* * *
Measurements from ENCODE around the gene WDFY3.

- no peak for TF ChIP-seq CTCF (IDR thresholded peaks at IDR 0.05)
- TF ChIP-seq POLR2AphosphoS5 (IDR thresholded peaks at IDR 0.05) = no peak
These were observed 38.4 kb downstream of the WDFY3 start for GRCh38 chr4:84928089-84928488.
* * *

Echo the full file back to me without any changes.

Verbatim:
Measurements from ENCODE around the gene WDFY3.

- no peak for TF ChIP-seq CTCF (IDR thresholded peaks at IDR 0.05)
- TF ChIP-seq POLR2AphosphoS5 (IDR thresholded peaks at IDR 0.05) = no peak
These were observed 38.4 kb downstream of the WDFY3 start for GRCh38 chr4:84928089-84928488.